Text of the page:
The Environmental Impact of Air Travel

The purchasing of emissions is an efficient way to offset the ecological footprint of air travel

Article image

In the mid-nineties, commercial aviation underwent a veritable revolution with the explosion of low-cost airlines and the consequent increase in CO2 emissions. From one day to the next, flying from Barcelona to London became cheaper than travelling by train between relatively nearby cities in the same country. Suddenly, many European citizens no longer had to wait to accrue enough annual leave to be able visit another city on the continent. And if up to this point, we would usually take off for the weekend to a nearby beach or mountains, now cheap airline tickets allowed us to broaden our horizons and go spend a few days in Venice, Dublin or Amsterdam.

I remember a conversation I had with my English friend, an Ecology professor at a London university, who would observe this phenomenon with concern. He and his colleagues in the department would count the miles flown annually because they were well aware of the amount of CO2 emissions and other greenhouse gases that are produced by aircraft in flight.

Nevertheless, most of the population was thrilled by the possibility of going places at a low cost, and, therefore did, quite frequently. Neither the strict security measures at airports after the September 11 attacks (2001) nor the consequent long queues for boarding put us off flying.

The problem is that, as my friend the Ecology professor indicated, this increase in mobility has consequences. In 2016, the European Environment Agency (EEA) published its first European Aviation Environmental Report. This report stated that between 1990 and 2014, CO2 emissions produced by planes rose by 80% in Europe – nothing more, nothing less! Concurrently, NOx emissions doubled (nitrogen oxides that pollute the air).

In January of 2019, the second of these reports materialised, confirming the rising trend of air travel. Since 2014, CO2 emissions have increased by 10% and NOx emissions by 12%. According to this report, it was anticipated that the number of flights would increase by 42% until 2040, whilst CO2 emissions would increase by 21% and NOx emissions by 16%.

 

CO2 emissions rates rose by around 80% between 1990 and 2014
Between 1990 and 2014, CO2 emissions produced by planes rose by around 80% in Europe. Alamy Stock Photo

The European Environment Agency emphasises the need for airlines to invest in resources and efforts to promote the use of biofuels and less polluting technologies. In fact, it has created a research programme called Clean Sky, which collaborates with the European airline industry in order to reduce greenhouse gas emissions and noise pollution produced by planes. Sooner or later, these efforts will supposedly translate into a cleaner industry, but so far things are going slowly.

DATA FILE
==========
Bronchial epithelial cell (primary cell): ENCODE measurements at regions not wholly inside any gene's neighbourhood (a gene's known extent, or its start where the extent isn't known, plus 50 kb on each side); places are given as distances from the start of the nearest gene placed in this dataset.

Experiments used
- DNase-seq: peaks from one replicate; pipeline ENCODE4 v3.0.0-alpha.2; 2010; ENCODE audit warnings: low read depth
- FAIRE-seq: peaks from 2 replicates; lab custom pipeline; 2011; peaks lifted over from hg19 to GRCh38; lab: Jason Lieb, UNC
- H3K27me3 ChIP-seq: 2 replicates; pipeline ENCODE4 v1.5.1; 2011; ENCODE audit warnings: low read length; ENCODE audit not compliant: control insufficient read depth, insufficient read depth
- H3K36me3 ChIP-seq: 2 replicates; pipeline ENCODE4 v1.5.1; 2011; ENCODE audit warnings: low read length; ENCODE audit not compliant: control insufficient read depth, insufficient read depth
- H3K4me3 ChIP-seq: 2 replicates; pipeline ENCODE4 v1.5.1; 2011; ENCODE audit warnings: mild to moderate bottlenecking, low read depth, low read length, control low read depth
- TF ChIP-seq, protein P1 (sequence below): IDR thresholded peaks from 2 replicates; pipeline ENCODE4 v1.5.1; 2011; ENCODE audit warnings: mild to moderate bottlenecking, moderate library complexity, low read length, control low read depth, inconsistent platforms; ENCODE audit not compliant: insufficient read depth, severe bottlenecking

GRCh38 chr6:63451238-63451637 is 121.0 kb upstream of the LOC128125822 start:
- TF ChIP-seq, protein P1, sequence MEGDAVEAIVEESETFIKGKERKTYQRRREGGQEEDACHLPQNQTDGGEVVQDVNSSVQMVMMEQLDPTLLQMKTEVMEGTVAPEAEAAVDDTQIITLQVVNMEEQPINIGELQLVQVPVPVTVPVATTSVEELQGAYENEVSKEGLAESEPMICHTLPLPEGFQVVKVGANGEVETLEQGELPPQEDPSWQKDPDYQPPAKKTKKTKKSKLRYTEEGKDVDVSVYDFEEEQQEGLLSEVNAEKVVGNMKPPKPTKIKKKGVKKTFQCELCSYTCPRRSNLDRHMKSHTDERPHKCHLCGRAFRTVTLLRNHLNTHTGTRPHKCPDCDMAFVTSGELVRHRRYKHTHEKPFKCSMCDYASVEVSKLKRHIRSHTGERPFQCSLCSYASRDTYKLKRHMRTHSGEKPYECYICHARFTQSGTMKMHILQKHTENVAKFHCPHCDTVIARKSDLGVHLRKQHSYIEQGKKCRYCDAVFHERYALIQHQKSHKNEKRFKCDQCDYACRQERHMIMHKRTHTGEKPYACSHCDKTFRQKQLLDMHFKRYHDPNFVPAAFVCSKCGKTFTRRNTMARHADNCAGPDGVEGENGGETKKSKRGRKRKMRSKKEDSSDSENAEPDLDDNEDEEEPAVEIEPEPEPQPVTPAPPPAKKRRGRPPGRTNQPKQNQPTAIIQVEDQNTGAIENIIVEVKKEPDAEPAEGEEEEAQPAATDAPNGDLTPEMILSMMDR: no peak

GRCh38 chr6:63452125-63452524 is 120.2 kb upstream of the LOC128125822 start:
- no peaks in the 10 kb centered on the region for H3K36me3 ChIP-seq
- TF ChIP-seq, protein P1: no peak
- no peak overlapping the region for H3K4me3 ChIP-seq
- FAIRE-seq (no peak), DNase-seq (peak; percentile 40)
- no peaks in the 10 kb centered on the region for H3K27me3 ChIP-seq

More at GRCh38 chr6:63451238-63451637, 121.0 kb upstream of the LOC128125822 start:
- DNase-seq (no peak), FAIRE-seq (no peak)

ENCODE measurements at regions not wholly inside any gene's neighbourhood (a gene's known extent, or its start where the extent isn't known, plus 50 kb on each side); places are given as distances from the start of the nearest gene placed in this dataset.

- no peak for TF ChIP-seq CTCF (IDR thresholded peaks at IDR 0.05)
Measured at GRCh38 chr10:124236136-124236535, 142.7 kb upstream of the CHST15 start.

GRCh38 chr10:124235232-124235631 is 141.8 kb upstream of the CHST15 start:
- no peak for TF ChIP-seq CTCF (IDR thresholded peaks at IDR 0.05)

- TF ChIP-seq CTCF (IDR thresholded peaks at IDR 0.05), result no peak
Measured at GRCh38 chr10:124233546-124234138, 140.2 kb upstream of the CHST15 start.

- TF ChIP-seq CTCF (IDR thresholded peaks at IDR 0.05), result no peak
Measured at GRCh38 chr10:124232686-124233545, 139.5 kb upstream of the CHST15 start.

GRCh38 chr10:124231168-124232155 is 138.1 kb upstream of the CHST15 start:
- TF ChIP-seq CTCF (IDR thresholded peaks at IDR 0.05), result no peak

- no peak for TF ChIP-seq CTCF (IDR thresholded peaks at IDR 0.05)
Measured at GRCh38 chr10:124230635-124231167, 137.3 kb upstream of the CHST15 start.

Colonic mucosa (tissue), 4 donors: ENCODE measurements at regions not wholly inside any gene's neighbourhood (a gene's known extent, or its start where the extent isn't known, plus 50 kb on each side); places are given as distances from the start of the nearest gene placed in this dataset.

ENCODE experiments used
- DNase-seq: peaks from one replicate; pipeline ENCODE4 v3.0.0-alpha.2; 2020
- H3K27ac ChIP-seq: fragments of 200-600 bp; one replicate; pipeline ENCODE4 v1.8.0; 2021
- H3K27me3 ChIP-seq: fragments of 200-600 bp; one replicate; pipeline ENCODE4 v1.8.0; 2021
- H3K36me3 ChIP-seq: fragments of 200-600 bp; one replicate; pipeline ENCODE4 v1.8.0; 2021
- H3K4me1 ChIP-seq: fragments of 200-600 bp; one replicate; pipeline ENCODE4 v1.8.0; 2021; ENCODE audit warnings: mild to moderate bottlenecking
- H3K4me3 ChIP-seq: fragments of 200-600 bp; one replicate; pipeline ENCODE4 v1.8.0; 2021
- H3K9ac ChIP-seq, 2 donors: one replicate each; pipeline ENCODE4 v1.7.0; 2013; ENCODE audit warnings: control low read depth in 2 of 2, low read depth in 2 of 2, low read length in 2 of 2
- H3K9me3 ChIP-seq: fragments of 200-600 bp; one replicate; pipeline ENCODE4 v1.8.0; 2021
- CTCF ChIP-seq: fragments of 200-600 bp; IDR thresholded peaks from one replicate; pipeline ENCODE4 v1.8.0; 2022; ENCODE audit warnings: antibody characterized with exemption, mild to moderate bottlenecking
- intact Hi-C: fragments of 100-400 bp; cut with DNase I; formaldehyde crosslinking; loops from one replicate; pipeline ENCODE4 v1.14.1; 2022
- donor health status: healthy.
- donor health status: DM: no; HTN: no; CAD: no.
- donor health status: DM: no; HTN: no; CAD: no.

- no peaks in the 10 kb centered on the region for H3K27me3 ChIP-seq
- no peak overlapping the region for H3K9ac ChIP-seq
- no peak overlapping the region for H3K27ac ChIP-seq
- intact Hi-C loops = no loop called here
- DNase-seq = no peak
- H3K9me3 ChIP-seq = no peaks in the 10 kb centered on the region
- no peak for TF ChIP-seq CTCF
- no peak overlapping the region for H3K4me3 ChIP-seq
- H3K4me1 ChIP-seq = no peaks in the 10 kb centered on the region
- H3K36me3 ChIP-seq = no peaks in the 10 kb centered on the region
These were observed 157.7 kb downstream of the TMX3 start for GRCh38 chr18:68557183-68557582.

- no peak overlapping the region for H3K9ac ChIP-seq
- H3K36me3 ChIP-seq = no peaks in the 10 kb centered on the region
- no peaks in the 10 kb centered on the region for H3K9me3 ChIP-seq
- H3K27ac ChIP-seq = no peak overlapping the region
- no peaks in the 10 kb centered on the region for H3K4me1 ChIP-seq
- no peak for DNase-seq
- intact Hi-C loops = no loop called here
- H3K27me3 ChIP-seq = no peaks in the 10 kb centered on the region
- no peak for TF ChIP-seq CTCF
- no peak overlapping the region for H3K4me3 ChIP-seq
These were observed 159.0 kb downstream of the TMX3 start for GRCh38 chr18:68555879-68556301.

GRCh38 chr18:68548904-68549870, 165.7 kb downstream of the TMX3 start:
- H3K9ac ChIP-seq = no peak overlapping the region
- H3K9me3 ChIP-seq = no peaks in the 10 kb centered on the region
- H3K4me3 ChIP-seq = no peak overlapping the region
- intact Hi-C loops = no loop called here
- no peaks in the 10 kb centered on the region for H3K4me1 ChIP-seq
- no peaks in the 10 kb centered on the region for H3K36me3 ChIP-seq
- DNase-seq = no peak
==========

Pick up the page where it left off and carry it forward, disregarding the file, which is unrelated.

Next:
In turn, in 2016, the International Civil Aviation Organization (ICAO) approved the creation of a CO2 emissions trading system for international flights, which is to be officially established in 2020. When it comes into effect, airlines who exceed the established limit will have to purchase CO2 emissions units generated by projects that reduce emissions in other sectors, for example, those that tackle deforestation or promote the use of renewable energy.

 And while senior levels of government and airlines put measures in place to be more environmentally sustainable, what can we as citizens do?

A few years ago, initiatives emerged that allowed us to offset the ecological impact of our flights precisely with the purchase of emissions units. Many airlines offer you the chance to do this when you buy a plane ticket, but there are also NGOs for this. German NGO Atmosfair has an excellent reputation. We can calculate the emissions from our flight on their website, taking into account not only which two cities we travel between, but also the class of travel, type of plane, whether it’s a regular or charter flight, the number of changes and the airline with which you fly (which are more environmentally sustainable than others).

According to Atmosfair, a trip between Barcelona and London with the greenest airline could offset an emissions purchase worth €13, which the NGO itself will invest in a sustainable project: implementing energy efficient kitchens in Nepal, wind farms in Nicaragua or hydropower systems in Honduras, among others.

There are also NGOs dedicated to protecting the environment that aim to raise awareness by highlighting the pollution produced by flights. This summer, Welsh climate change charity, the Size of Wales (https://sizeofwales.org.uk) launched a campaign under the title ‘Worried about the impact of your flight this summer?’ The aim was for people to purchase emissions units that, in this case, would be invested in projects intended to protect forests all around the world.

But apart from purchasing emissions, we can also opt to fly with airlines who try to reduce the ecological footprint. The aim of Spanish project, ‘LIFE Zero Cabin Waste’ is to recycle 80% of waste produced onboard, which also helps to reduce the impact that our flight has.

We will probably see many more initiatives in the coming years that try to reverse the environmental impact of commercial flights. But for now, it’s good to know that we can take matters into our own hands and lessen the impact on the environment each time we fly.

Main image: It is expected that in 2020, measures to regulate CO2 emissions from airlines will be tightened. Alamy Stock Photo